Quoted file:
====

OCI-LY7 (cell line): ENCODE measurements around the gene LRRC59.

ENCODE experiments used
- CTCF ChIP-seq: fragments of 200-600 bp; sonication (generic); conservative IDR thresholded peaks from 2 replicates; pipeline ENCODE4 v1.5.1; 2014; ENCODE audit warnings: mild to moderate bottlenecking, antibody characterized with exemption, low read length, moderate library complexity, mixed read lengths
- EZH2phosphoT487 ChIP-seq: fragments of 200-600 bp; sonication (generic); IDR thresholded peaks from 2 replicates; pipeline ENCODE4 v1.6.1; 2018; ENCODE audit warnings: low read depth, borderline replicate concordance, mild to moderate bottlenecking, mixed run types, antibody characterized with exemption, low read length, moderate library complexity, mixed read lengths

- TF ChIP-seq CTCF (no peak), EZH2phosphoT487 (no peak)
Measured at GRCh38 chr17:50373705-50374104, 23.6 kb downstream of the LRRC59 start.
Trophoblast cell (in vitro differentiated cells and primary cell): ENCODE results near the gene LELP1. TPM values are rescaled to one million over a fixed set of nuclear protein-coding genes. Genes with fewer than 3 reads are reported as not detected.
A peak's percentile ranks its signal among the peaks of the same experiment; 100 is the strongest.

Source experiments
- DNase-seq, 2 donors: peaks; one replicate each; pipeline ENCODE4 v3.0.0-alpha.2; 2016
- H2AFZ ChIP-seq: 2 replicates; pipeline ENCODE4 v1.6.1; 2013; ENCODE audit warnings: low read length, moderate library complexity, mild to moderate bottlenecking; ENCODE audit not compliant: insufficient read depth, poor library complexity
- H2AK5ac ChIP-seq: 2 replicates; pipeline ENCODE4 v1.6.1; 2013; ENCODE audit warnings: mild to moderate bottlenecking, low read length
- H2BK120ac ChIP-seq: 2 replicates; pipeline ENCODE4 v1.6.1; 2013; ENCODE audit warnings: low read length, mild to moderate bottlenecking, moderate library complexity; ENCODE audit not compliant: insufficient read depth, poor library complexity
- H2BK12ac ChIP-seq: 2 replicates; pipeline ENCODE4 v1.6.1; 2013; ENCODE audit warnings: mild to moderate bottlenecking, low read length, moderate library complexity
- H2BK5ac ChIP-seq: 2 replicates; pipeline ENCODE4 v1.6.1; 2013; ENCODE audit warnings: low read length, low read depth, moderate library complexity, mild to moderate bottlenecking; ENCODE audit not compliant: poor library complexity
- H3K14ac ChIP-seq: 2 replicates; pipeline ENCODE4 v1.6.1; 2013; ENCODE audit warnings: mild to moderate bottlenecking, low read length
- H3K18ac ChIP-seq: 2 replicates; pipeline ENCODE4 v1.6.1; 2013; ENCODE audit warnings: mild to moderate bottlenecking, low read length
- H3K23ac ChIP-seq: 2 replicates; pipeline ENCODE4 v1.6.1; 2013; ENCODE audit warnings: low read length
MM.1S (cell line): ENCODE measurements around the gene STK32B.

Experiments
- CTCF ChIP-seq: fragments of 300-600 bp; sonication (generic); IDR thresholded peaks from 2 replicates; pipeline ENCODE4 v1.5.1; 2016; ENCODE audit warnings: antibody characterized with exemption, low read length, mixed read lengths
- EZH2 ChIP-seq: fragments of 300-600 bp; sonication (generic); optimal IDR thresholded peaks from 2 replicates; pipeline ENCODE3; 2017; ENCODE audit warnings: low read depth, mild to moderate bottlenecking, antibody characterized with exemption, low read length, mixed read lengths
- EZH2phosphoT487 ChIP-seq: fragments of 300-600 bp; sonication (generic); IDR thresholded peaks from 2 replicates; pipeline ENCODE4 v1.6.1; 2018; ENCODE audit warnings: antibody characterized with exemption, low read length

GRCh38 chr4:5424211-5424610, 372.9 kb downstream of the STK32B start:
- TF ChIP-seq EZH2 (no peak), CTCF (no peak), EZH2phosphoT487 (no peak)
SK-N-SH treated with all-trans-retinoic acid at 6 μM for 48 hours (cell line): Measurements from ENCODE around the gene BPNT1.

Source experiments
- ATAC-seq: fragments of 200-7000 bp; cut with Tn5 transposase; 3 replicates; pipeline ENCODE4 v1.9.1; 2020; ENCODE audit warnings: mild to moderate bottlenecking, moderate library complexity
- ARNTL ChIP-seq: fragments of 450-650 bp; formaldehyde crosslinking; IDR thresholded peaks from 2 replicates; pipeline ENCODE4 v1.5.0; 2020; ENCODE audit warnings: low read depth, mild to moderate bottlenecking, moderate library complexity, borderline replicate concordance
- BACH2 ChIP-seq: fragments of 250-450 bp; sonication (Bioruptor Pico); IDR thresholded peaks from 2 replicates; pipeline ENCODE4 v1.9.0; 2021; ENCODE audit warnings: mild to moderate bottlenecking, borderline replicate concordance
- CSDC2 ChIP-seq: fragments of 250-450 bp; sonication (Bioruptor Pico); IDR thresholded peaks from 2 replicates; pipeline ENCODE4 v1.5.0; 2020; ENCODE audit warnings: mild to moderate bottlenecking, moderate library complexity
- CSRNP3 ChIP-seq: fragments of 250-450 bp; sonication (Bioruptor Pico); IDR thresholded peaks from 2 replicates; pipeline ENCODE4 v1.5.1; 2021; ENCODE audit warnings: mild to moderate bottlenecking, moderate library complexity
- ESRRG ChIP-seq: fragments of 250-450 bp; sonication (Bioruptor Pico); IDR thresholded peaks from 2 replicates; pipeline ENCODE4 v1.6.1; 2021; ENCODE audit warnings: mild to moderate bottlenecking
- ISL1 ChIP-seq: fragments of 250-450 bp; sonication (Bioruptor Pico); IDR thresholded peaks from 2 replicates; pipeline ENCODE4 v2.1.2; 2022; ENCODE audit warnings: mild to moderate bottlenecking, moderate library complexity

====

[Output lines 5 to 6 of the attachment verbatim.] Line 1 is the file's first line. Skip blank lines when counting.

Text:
- TF ChIP-seq CTCF (no peak), EZH2phosphoT487 (no peak)
Measured at GRCh38 chr17:50373705-50374104, 23.6 kb downstream of the LRRC59 start.